National MP Murray McCully looks at some interesting coincidences surrounding Labour’s Electoral Finance Bill.
The Electoral Finance Bill must surely rate as one of the most evil and anti-democratic pieces of legislation ever to darken Parliament’s chamber. Designed to silence and intimidate the Government’s critics, whilst sanctioning Labour Party plans to use taxpayers’ money (again) for campaign purposes, the Bill has drawn unusual condemnation.
How such a measure could have passed the scrutiny of officials, Cabinet Committees and the Cabinet, has been the cause of considerable speculation. And just how the Bill was deemed acceptable under the Bill of Rights Act is a focus of particular attention. (The worldwide headquarters of mccully.co strongly recommends a glance at the Cronywatch special on page two of this week’s National Business Review in this respect).
Each Bill is the subject of scrutiny by Crown Law lawyers before being introduced into Parliament. The Attorney-General is required to report that Bills are consistent with the New Zealand Bill of Rights Act or, in the rare cases where it does not comply, in what respect they conflict. The Electoral Finance Bill was deemed, by the Attorney-General and Crown Law, to comply with the Bill of Rights. And some of the best legal brains in the country are asking how this could possibly be.
The normally calm and circumlocutory Law Society did not mince its words about the Bill: “It is very rare for the Society to come to the view that a bill is bad and should not proceed further. But the Electoral Finance Bill is one such Bill.”
As to whether the Bill complied with the Bill of Rights, the Society was in no doubt: “The bill seems to be inconsistent with the New Zealand Bill of Rights Act 1990 as it limits freedom of expression in a way that cannot be demonstrably justified in a free and democratic society.”
And as for the certification by Crown Law that the Bill complied with the Bill of Rights: “The opinion on Bill of Rights Act consistency given by the Crown Law Office in relation to the present bill does not seem to engage with the points made in this submission.”
Even the Labour Party’s very very very good friends at the Human Rights Commission were in no doubt: “Section 14 of the BoRA states that ‘everyone has the right to freedom of expression, including freedom to seek, receive and impart information and opinions of any kind in any form.’ As the Bill seeks to limit election advertising and electoral activity it clearly infringes S14.”
So, on what possible basis did Crown Law decide that the Bill complied? Well, the answer is, shall we say, interesting.
Crown Law “acknowledges that the issues are finely balanced”, but concludes that “the regulation of the electoral system ultimately depends upon political judgments and is an area in which a wide margin of appreciation is afforded to Parliament.”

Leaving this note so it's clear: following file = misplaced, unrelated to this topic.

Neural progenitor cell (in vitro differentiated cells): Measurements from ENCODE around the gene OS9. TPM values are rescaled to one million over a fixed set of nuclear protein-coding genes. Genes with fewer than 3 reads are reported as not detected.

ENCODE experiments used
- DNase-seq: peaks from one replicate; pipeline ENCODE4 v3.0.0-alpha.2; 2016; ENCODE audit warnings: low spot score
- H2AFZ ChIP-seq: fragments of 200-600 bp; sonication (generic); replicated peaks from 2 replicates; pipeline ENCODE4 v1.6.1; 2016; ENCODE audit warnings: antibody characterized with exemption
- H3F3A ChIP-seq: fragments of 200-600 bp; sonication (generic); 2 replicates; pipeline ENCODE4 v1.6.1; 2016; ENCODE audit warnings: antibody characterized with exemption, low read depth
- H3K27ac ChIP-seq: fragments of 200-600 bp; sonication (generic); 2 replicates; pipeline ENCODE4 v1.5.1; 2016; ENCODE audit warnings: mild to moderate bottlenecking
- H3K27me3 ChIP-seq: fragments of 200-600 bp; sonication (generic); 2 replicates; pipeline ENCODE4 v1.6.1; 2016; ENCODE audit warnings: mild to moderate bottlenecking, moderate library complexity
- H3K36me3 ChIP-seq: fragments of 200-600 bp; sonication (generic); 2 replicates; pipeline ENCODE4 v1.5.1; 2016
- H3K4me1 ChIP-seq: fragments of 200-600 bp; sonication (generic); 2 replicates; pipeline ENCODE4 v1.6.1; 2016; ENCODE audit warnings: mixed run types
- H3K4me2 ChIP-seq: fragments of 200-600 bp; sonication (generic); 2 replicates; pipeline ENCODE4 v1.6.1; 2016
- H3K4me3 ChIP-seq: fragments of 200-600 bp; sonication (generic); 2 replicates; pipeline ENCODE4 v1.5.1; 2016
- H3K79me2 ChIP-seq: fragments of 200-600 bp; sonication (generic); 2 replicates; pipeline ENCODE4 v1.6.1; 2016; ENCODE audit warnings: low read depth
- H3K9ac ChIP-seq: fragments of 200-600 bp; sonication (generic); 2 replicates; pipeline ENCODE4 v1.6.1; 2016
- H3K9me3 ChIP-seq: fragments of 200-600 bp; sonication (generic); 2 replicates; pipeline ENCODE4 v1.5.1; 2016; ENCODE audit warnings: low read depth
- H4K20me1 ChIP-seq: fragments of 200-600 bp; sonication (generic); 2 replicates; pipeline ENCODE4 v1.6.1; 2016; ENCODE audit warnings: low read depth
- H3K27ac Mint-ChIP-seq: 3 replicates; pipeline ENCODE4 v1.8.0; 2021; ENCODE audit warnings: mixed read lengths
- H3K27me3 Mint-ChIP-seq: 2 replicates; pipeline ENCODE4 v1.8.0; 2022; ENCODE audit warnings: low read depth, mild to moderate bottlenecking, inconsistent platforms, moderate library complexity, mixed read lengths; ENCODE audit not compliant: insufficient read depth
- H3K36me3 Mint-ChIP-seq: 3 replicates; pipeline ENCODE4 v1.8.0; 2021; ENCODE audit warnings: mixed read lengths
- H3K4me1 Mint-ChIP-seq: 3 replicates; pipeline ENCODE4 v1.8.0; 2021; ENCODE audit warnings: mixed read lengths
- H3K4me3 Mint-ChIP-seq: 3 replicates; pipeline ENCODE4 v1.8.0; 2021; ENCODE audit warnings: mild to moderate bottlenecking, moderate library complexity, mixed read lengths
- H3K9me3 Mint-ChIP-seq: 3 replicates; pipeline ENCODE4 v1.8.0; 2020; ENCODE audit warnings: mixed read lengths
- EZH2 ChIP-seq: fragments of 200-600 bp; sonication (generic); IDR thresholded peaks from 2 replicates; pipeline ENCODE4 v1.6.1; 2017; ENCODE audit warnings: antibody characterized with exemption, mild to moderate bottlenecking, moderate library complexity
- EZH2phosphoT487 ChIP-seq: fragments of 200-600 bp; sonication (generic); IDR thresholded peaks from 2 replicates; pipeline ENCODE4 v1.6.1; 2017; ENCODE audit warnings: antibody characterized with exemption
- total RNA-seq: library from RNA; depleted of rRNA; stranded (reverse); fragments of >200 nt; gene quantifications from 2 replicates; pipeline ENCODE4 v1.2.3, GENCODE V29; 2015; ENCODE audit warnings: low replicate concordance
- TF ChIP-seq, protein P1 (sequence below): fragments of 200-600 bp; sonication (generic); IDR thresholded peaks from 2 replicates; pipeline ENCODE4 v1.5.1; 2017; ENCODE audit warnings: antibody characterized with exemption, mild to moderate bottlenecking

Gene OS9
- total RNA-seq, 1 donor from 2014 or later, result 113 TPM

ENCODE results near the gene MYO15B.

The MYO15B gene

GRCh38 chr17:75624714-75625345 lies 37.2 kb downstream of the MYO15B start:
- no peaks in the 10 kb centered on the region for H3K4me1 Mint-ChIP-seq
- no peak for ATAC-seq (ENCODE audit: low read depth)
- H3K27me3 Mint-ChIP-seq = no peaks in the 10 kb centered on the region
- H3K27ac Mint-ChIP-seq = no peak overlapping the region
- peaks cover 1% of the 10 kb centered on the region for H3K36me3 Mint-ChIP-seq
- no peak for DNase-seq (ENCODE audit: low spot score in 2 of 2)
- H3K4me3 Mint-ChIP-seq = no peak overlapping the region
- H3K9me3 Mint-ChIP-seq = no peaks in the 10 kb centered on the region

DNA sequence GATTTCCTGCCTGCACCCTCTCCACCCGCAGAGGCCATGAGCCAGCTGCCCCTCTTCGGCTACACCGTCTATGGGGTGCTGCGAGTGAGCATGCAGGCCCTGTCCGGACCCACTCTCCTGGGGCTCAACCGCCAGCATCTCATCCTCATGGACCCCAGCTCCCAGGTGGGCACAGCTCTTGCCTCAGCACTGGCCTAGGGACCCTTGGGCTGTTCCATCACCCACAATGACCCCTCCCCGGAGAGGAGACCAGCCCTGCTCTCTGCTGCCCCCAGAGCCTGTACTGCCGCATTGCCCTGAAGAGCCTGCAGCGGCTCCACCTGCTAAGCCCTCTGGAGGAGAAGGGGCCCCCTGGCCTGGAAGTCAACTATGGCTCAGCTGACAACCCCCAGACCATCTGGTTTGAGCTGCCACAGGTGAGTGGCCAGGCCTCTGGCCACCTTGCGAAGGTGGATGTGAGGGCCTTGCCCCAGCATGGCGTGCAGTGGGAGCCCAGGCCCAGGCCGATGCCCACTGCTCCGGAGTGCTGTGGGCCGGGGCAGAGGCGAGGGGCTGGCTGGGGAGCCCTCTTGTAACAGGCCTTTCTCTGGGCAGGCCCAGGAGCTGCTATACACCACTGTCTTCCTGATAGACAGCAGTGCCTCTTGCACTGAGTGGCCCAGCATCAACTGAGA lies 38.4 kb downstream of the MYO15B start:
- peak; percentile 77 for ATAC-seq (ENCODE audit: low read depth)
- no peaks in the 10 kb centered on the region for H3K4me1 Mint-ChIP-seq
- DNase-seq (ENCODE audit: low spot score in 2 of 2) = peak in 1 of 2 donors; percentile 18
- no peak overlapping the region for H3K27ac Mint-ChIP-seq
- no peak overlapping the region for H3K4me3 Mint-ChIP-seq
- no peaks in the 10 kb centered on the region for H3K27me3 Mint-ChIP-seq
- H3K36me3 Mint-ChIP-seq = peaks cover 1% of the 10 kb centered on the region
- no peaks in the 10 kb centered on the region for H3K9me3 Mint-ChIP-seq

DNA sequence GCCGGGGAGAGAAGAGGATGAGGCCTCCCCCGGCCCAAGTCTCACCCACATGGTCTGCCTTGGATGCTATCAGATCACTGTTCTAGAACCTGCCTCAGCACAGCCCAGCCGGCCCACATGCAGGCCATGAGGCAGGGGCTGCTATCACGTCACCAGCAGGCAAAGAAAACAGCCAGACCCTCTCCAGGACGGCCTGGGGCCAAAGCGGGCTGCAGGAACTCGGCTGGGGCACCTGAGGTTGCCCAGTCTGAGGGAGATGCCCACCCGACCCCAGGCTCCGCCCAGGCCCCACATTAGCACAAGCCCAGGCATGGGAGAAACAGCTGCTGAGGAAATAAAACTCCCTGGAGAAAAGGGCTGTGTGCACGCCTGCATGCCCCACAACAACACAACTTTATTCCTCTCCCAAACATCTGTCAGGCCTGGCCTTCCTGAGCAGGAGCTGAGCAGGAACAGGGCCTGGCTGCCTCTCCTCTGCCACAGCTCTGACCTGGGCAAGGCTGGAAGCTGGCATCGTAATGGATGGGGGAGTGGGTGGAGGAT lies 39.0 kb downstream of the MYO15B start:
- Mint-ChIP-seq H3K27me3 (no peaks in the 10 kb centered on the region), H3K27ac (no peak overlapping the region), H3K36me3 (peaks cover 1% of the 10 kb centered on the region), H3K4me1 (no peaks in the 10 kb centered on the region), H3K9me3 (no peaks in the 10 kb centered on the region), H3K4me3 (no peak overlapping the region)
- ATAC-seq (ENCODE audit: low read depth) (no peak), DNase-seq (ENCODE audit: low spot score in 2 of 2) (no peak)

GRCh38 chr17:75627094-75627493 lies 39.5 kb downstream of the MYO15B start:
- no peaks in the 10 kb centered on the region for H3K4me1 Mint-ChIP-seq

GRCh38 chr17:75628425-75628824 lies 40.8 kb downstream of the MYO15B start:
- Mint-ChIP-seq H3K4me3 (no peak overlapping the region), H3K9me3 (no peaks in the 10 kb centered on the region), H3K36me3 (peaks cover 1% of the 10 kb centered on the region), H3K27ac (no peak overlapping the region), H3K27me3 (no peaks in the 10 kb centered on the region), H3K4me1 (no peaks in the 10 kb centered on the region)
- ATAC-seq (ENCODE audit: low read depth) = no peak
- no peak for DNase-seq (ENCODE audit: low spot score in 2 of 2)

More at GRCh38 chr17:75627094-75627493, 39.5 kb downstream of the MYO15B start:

How very very interesting. The Bill of Rights Act, by which New Zealanders’ freedoms are underwritten by law, is now, in the view of the Crown Law Office, subject to the “political judgments” of the Labour Party which should be given a “wide margin of appreciation”.
The Law Society clearly finds such findings thoroughly unconvincing:
“…the Society submits that the cumulative effect of the detail of the bill, as illustrated by this submission, is such that the Bill of Rights Act guarantee would be infringed by some margin, and beyond the ‘margin of appreciation’ to Parliament upon which the Crown Law Office opinion relies.”
The Society then proceeds to point out that the notion of a “margin of appreciation” in this context is complete bollocks (they are too polite to use the term, but the worldwide headquarters is not).
The term “margin of appreciation” is one that is applied in overseas jurisdictions where legislation is being challenged in the Courts on grounds that it conflicts with the supreme law of the constitution. The notion that it should be used to rort the Bill of Rights certification process in this country is, to say the least, inventive.
The Crown Law officer who gave the Electoral Finance Bill a clean bill of health under the Bill of Rights was one Val Sim. Val Sim? Where have we heard that name recently?
Completely unrelated to the above, the worldwide headquarters of mccully.co was this week the recipient of a press release by the Justice Minister Mark Burton (yes, the same Mark Burton who introduced the Electoral Finance Bill) announcing the appointment of a new member of the Law Commission.
A Crown Law Office lawyer by the name of Val Sim has been appointed by Minister Burton to the Law Commission. The very same Law Commission that is so very fortunate as to have the services of one Sir Geoffrey Palmer as its President. And Sir Geoffrey was quick, in a clearly choreographed move, to release a statement welcoming Val Sim’s appointment. How very very cosy.
Sir Geoffrey has been busily engaged in turning the previously independent Law Commission into something roughly approximating a partisan constitutional mouthpiece for the Clark Government. A place, to be sure, where there would be a ready vacancy for someone with an intimate understanding of the concept of a “margin of appreciation” for the Labour Party.